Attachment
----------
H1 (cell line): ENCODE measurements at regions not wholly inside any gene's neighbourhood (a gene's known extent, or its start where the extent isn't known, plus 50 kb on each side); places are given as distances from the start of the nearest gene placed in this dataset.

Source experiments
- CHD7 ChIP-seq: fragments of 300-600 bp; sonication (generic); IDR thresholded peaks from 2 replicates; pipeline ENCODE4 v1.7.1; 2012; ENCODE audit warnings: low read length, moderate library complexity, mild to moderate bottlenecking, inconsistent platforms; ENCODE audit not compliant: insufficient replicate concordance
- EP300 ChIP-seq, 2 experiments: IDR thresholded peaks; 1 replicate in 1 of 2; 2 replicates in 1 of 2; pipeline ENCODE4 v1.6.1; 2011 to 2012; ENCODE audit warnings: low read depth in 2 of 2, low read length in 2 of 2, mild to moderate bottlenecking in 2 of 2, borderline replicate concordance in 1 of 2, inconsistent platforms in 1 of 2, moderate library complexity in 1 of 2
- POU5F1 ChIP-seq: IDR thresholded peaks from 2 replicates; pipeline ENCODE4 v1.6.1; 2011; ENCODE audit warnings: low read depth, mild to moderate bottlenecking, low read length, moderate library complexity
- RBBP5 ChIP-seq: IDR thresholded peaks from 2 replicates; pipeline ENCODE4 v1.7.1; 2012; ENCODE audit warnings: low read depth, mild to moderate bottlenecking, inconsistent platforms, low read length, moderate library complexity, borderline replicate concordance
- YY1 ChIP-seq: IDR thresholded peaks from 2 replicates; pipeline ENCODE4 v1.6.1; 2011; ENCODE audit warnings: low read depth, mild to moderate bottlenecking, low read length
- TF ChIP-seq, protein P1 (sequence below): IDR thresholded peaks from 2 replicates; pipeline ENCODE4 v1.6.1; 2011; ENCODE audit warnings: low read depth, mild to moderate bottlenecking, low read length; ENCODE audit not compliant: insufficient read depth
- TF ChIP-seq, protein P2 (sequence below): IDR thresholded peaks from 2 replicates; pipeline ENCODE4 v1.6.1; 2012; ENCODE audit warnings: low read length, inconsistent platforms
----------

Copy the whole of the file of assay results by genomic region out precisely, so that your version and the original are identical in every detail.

H1 (cell line): ENCODE measurements at regions not wholly inside any gene's neighbourhood (a gene's known extent, or its start where the extent isn't known, plus 50 kb on each side); places are given as distances from the start of the nearest gene placed in this dataset.

Source experiments
- CHD7 ChIP-seq: fragments of 300-600 bp; sonication (generic); IDR thresholded peaks from 2 replicates; pipeline ENCODE4 v1.7.1; 2012; ENCODE audit warnings: low read length, moderate library complexity, mild to moderate bottlenecking, inconsistent platforms; ENCODE audit not compliant: insufficient replicate concordance
- EP300 ChIP-seq, 2 experiments: IDR thresholded peaks; 1 replicate in 1 of 2; 2 replicates in 1 of 2; pipeline ENCODE4 v1.6.1; 2011 to 2012; ENCODE audit warnings: low read depth in 2 of 2, low read length in 2 of 2, mild to moderate bottlenecking in 2 of 2, borderline replicate concordance in 1 of 2, inconsistent platforms in 1 of 2, moderate library complexity in 1 of 2
- POU5F1 ChIP-seq: IDR thresholded peaks from 2 replicates; pipeline ENCODE4 v1.6.1; 2011; ENCODE audit warnings: low read depth, mild to moderate bottlenecking, low read length, moderate library complexity
- RBBP5 ChIP-seq: IDR thresholded peaks from 2 replicates; pipeline ENCODE4 v1.7.1; 2012; ENCODE audit warnings: low read depth, mild to moderate bottlenecking, inconsistent platforms, low read length, moderate library complexity, borderline replicate concordance
- YY1 ChIP-seq: IDR thresholded peaks from 2 replicates; pipeline ENCODE4 v1.6.1; 2011; ENCODE audit warnings: low read depth, mild to moderate bottlenecking, low read length
- TF ChIP-seq, protein P1 (sequence below): IDR thresholded peaks from 2 replicates; pipeline ENCODE4 v1.6.1; 2011; ENCODE audit warnings: low read depth, mild to moderate bottlenecking, low read length; ENCODE audit not compliant: insufficient read depth
- TF ChIP-seq, protein P2 (sequence below): IDR thresholded peaks from 2 replicates; pipeline ENCODE4 v1.6.1; 2012; ENCODE audit warnings: low read length, inconsistent platforms